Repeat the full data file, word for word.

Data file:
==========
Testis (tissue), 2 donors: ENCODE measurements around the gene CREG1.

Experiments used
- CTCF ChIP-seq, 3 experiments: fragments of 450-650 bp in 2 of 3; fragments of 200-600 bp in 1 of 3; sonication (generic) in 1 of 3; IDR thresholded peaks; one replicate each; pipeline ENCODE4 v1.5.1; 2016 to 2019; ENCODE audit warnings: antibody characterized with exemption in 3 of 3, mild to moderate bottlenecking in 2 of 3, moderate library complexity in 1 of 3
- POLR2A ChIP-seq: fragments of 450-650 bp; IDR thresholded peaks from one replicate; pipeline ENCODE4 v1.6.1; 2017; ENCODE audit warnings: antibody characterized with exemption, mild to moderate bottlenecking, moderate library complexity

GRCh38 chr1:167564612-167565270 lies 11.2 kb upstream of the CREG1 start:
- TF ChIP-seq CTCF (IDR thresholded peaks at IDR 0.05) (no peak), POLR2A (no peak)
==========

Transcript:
Testis (tissue), 2 donors: ENCODE measurements around the gene CREG1.

Experiments used
- CTCF ChIP-seq, 3 experiments: fragments of 450-650 bp in 2 of 3; fragments of 200-600 bp in 1 of 3; sonication (generic) in 1 of 3; IDR thresholded peaks; one replicate each; pipeline ENCODE4 v1.5.1; 2016 to 2019; ENCODE audit warnings: antibody characterized with exemption in 3 of 3, mild to moderate bottlenecking in 2 of 3, moderate library complexity in 1 of 3
- POLR2A ChIP-seq: fragments of 450-650 bp; IDR thresholded peaks from one replicate; pipeline ENCODE4 v1.6.1; 2017; ENCODE audit warnings: antibody characterized with exemption, mild to moderate bottlenecking, moderate library complexity

GRCh38 chr1:167564612-167565270 lies 11.2 kb upstream of the CREG1 start:
- TF ChIP-seq CTCF (IDR thresholded peaks at IDR 0.05) (no peak), POLR2A (no peak)